Colin McRae, “Silence” at McLoughlin Gallery

by Admin on 08/09/2012

Photographer Colin McRae returns to McLoughlin Gallery after his previous exhibition in October 2011 of the San Francisco Bay tidelands. In this series of new work which comprises his gallery-wide solo exhibition Silence, McRae explores the High Sierra winterscapes through a variety of contrasting textures and abstractions. His medium- and large-scale black and white photography leans to the brink of abstraction, isolating features to the point it could be hard to tell what they are, if not for its definitive glacial formations. In some ways departing from his tidelands photograph composition, McRae employs in certain works a short depth of field, examining micro-landscapes within the larger hills and mountains.


McRae’s brilliant use of contrasting curves and patterns create meaningful textures that deepen the photograph’s reading. His stark use of black and white tonal contrasts highlights the textural detail. The curves, not only caused by wind erosion but also within the landscape itself as seen in the above photograph, convey an eloquent sense of movement. The multiple patterns and textures found in just one of McRae’s photographs evinces the seriousness with which he takes on this subject, searching for organic, live patterns in the barren snow fields; a daunting task for any photographer. Particularly intriguing is his interest in aquatic textures. McRae examines how snow, ice and tiny pools may have disparate textures and properties, although all are elements of water.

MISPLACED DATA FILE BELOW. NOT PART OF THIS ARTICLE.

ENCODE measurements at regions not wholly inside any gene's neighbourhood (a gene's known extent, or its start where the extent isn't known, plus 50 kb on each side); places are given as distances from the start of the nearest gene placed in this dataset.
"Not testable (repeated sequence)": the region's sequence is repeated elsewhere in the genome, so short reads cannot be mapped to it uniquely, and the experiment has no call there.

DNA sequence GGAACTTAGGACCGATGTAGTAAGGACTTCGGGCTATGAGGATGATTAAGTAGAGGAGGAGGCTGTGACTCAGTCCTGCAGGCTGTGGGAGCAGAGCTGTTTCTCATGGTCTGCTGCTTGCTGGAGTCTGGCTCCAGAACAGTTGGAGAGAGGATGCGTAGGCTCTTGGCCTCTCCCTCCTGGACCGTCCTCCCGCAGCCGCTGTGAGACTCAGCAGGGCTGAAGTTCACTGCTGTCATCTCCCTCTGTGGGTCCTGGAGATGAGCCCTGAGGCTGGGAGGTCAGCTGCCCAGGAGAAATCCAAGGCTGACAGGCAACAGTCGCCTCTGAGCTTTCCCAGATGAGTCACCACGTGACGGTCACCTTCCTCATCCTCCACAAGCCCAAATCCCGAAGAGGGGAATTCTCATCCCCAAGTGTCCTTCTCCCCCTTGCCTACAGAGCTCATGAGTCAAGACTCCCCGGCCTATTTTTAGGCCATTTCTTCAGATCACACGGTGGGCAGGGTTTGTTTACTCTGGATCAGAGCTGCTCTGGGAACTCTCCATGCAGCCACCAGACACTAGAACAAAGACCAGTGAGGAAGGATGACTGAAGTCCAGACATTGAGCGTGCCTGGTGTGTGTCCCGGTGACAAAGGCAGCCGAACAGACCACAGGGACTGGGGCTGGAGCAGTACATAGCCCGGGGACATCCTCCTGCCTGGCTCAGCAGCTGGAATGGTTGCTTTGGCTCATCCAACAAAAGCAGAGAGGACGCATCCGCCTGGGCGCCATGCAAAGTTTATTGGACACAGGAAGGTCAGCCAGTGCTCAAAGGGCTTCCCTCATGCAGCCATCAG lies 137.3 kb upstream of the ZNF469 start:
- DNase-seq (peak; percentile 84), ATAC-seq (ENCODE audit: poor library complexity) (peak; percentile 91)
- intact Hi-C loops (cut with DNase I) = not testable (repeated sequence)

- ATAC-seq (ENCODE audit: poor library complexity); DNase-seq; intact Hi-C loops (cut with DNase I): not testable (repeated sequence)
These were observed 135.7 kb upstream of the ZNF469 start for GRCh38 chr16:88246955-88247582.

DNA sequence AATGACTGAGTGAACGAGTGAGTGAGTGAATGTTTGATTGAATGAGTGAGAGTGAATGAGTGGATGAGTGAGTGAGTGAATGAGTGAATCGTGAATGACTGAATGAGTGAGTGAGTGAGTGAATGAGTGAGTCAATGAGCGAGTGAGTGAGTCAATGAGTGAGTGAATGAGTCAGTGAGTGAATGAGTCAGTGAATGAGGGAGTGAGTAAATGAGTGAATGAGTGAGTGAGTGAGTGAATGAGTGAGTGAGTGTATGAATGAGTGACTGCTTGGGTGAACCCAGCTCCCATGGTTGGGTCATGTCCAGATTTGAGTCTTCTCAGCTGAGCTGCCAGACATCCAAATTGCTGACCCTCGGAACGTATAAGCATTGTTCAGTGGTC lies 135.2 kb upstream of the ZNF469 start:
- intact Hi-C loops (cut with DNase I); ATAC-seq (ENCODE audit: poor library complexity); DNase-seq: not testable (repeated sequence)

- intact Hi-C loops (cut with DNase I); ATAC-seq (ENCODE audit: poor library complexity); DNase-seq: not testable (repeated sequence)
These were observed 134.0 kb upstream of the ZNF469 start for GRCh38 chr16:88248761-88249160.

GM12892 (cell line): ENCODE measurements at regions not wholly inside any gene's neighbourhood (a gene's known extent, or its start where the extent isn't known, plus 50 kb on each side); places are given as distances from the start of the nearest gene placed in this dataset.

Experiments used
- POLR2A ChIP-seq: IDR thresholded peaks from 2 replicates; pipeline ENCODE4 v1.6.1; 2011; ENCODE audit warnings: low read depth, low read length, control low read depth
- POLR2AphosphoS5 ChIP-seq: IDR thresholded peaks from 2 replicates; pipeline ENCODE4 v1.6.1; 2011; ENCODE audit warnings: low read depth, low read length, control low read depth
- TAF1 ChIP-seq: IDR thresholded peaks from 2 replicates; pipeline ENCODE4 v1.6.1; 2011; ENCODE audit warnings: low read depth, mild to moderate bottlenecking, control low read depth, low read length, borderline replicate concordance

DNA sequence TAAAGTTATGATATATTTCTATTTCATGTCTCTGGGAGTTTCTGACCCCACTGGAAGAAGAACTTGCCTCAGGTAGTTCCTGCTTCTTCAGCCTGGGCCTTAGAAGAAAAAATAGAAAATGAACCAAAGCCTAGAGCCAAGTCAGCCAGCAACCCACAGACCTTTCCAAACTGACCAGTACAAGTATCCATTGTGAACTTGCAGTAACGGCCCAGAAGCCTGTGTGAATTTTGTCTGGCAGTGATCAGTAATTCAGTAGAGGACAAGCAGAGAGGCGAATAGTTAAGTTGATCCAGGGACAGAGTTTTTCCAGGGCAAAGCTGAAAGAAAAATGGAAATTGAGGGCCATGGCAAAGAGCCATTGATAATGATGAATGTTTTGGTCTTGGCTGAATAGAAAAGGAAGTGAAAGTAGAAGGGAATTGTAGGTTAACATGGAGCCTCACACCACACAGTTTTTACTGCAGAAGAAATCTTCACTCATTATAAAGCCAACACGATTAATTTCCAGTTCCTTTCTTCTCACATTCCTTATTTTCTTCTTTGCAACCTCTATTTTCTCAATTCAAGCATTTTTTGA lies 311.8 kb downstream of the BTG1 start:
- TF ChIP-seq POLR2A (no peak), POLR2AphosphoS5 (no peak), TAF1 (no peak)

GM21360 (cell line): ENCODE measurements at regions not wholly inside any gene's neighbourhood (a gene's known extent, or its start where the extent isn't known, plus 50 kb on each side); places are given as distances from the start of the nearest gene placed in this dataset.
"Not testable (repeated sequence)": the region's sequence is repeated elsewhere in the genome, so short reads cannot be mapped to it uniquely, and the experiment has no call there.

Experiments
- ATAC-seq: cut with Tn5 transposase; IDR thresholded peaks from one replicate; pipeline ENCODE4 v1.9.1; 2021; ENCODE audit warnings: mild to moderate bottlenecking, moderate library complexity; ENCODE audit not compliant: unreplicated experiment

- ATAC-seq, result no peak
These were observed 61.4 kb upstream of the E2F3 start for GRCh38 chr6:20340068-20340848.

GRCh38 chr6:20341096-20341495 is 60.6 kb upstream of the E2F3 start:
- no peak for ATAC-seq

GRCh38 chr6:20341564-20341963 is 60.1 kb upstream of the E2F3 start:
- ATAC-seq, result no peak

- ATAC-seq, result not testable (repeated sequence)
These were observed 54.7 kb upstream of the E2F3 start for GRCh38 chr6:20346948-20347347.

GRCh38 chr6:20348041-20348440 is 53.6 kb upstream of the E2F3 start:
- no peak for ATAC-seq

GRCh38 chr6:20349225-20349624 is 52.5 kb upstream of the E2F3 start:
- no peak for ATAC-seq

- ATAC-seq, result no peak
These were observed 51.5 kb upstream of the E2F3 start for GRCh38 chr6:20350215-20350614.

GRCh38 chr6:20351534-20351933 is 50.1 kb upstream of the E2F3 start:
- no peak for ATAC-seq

Whereas the use of black and white photography may aid in McRae’s interest in exposing the multiple textures and patterns of the snow and its surroundings, he then must also tackle the more difficult qualities of black and white chiaroscuro. In paintings, this can be accomplished by simple tonal contrasts to suggest volume and modelling of subjects, but in photography, particularly black and white, chiaroscuro is found only in more highly-developed photographic processes because it leaves no room for error. In McRae’s images, pure white is starkly juxtaposed with severe, pure blacks, creating an intense tonal shift. Shadows of gray on pure white snow, and his use of atmospheric color technique in wide shots of the Sierra focus on the sublimity of nature that draws viewers in for a moment of meaningful, silent meditation.

Colin McRae, “Silence” will be at McLoughlin Gallery through September 1.